Internet tower in Nespelem may help address education inequity
Last updated 9/2/2020 at 8:37am
The Colville Tribes is working to address the problem of students in the Nespelem area not having access to the internet while schools are switching to a distance-learning model of education during the COVID-19 pandemic.
The Nespelem School District board of directors Aug. 26 approved allowing the Tribes to build an internet tower on school grounds, something that Superintendent/Principal Effie Dean said would bring internet access to the town of Nespelem. And beyond the town people could create “hotspots” using their phones, altogether bringing access to approximately 70% of the school’s student body.
“It seems like a wonderful thing,” Dean told the board regarding the project.
A lack of internet access has been an issue brought up by school districts during the COVID-19 pandemic in both the Nespelem and Grand Coulee Dam school districts.
The districts, aiming towards an equity in distance learning amongst their student bodies, have discussed at their school board meetings the inequity between students with internet access in homes receiving an education, and those without internet access.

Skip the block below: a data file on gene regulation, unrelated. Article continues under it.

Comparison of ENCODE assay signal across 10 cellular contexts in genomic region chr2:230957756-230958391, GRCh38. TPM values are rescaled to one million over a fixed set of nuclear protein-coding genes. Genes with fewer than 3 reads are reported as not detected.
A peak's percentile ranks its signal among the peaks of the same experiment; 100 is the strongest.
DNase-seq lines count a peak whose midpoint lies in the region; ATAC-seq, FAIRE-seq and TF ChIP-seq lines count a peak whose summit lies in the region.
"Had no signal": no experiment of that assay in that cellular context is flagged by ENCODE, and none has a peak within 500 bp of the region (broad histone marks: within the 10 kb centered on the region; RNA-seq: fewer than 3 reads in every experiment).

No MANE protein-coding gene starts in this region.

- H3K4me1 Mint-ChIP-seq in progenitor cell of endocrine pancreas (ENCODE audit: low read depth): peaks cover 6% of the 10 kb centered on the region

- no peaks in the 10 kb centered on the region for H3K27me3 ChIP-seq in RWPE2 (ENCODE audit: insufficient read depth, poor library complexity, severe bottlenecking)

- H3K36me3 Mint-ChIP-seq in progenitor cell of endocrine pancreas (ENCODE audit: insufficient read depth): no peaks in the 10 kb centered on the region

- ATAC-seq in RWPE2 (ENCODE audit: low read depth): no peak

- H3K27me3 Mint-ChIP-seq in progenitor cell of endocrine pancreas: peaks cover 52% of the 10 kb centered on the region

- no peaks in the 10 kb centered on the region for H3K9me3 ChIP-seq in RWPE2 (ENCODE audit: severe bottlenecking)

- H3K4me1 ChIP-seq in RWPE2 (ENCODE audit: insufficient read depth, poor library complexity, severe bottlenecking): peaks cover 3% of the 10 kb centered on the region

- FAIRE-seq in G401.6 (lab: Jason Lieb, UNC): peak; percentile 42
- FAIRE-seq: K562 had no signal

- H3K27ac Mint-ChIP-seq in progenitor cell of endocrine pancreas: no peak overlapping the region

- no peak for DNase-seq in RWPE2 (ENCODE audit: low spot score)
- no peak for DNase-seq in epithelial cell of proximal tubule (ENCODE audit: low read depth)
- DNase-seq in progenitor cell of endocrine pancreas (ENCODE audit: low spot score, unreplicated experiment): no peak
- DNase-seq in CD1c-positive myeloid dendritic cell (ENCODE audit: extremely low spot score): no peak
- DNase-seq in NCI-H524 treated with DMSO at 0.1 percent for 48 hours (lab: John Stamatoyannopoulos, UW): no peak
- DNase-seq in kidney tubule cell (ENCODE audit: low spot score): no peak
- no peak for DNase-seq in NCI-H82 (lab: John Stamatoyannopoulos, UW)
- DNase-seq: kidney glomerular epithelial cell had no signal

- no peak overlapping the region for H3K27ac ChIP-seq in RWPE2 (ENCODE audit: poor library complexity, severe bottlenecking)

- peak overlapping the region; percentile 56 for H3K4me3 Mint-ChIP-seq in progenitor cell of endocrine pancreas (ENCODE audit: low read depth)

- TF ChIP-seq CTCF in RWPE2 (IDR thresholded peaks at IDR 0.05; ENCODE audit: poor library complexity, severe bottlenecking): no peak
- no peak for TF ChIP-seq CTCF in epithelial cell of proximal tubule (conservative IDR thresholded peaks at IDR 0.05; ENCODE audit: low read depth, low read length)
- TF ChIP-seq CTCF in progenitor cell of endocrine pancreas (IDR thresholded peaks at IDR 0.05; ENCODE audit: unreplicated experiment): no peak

Students with internet have more ability to research, communicate, and more for their education, while students who do not have internet are restricted to pen and paper, packets, receiving assignments on flash drives, and communicating with teachers via telephone.
Dean explained that the tower would be temporary, and a permanent tower would be built later.
The tribe was unable to share more detailed information such as the costs of the tower, a timeline, or if they would be helping families pay to receive the internet access at their homes. Neeka Somday, media contact for the Colville Business Council, said that more information should be available later this month.
In a recent school board meeting, Grand Coulee Dam School District Superintendent Paul Turner, along with board Director Ken Stanger, discussed the possibility of pursuing grant money from the Office of the Superintendent of Public Instruction that would help families to pay for internet access.